Improve call quality by adding noise!
- Posted by admin
- On April 1, 2021
- 0 Comments
- comfort noise, voice quality
Yes, you read the title correctly. In this post we discuss a technique of adding noise to a call in order to improve its quality. Along the years, we published many posts discussing techniques to improve voice quality mainly by removing noise and echo from the calls, for example take a look at the following post elaborating on the expected functionality from a noise cancellation app.
But, removing noise and echo is not the complete story. There is a complementary technique in which noise is added to improve call quality. Initially this idea might sound absurd but it is not. This technique is based on understanding how the human brain works. Imagine listening to a call in which there are sudden occurrences of street noise vs. listening to a call that has a constant low white-noise background. Which one would you prefer? Most people will prefer the latter call as our brain adapts to the constant white-noise and can easily filter it out.
Another example for using this technique might be a call center environment in which adding low white noise masks some of the annoying volatile ambient noise in the call center.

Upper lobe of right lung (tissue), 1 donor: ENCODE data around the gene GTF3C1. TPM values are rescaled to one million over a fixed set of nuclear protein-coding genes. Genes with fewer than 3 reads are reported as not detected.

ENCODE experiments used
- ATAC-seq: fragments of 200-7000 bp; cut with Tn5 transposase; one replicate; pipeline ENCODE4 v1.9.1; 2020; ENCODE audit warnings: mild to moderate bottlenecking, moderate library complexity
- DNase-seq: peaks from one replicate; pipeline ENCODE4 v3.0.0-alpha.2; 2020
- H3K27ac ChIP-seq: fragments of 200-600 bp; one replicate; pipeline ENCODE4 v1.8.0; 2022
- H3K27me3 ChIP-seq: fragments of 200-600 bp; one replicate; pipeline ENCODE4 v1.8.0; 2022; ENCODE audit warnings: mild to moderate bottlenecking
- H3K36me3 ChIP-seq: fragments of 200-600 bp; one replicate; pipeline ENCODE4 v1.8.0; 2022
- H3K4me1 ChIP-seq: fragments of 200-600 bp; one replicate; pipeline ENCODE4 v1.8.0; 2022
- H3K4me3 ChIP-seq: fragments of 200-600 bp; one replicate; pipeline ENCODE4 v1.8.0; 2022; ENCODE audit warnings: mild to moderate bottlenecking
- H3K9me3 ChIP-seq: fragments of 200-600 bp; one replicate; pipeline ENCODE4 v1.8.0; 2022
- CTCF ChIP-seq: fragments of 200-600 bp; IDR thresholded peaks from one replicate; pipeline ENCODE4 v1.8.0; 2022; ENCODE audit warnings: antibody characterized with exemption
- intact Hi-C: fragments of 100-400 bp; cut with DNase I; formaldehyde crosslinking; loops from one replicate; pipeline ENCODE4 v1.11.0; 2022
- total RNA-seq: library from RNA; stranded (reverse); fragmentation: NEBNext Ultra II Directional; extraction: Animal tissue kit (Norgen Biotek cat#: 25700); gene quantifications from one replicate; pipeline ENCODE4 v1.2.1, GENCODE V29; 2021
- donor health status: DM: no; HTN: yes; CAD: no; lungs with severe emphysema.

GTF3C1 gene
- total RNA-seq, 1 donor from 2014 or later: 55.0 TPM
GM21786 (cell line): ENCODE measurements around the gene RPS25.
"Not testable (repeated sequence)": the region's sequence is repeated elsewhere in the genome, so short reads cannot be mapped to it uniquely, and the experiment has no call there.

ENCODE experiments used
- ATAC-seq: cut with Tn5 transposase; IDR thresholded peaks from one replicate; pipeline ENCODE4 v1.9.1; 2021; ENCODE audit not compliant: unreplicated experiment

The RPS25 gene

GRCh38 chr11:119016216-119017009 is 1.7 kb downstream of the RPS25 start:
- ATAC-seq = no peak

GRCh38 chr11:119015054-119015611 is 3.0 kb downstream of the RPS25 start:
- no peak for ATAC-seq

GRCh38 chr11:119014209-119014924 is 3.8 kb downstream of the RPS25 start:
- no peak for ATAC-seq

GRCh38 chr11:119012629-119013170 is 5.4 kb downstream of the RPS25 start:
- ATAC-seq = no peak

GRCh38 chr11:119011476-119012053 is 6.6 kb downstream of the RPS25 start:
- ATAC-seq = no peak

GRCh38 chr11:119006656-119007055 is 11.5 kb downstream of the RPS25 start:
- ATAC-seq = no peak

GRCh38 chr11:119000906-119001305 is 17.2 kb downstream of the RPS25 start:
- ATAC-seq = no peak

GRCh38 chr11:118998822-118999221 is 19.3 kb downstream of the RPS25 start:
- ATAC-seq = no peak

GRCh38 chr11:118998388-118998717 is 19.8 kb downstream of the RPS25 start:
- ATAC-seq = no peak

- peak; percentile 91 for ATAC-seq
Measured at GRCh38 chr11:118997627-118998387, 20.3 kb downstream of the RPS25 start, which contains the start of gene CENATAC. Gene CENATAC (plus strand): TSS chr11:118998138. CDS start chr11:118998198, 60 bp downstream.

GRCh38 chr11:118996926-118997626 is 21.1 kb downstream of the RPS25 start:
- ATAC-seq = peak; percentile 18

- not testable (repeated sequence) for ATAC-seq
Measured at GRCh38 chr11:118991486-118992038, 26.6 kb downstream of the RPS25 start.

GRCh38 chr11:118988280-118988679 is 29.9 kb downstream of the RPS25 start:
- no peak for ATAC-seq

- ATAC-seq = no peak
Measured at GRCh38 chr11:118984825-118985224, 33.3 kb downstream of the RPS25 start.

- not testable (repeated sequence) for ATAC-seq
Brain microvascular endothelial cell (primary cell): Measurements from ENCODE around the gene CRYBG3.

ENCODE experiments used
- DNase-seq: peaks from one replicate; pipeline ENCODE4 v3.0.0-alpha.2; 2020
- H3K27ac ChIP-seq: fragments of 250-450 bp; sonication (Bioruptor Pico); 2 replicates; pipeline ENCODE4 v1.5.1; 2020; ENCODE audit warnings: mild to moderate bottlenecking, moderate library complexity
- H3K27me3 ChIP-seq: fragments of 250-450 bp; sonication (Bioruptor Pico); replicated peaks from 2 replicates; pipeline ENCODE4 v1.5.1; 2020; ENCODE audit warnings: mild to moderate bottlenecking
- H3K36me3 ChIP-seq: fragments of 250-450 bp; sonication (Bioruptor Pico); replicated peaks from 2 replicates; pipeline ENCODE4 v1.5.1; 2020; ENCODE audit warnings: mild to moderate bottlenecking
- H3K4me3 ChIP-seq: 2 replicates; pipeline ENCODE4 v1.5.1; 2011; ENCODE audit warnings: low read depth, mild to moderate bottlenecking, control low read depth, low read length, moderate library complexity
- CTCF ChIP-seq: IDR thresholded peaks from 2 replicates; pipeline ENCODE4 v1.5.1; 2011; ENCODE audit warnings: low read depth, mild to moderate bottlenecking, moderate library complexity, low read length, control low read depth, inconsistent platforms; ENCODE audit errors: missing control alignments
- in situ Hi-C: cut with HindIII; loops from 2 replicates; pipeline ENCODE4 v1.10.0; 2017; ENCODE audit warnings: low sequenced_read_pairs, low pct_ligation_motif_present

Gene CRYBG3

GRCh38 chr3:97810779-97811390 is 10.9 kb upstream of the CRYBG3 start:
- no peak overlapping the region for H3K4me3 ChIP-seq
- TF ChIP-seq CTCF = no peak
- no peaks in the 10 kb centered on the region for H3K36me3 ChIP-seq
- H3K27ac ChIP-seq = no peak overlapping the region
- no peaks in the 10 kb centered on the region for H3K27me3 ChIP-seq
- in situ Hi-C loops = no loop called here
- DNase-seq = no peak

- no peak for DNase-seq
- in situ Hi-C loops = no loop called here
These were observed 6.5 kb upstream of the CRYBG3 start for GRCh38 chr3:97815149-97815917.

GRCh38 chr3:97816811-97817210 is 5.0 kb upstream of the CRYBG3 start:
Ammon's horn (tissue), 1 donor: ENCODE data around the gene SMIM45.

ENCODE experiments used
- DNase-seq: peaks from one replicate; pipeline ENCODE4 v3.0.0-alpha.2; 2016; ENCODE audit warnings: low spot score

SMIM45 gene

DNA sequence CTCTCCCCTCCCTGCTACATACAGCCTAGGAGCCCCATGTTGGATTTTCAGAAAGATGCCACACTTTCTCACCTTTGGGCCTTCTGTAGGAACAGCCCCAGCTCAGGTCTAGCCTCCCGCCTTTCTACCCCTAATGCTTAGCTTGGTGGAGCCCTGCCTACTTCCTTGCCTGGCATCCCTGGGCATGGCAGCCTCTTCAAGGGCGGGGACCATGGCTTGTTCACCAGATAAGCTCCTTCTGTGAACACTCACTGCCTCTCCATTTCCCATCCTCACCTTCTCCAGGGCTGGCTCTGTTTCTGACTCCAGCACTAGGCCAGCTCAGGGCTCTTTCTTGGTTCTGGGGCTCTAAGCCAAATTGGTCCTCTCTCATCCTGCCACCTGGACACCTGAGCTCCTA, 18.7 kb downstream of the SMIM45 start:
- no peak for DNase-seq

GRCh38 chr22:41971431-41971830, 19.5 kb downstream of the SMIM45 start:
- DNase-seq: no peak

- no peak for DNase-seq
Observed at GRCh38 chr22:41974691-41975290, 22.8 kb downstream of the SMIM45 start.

One might argue that if all the ambient noise was completely removed in the first place then there is no need to add any white noise but this argument is not accurate. When you are making a call, if you hear complete silent from the other side for few seconds you might think that the call was terminated but if you continue to hear low volume white noise you know that the call is in progress and simply the far-end person is not talking.
In audio processing there is a professional term for this kind of noise that is added to the call. It is called “comfort noise” and indeed you might find that adding some “comfort noise” makes the call more comfort…
To conclude, echo and noise cancellation remain a critical factor in the journey to achieve high quality voice calls but in addition we should not forget a complementary technology called “comfort noise” that might be useful as well.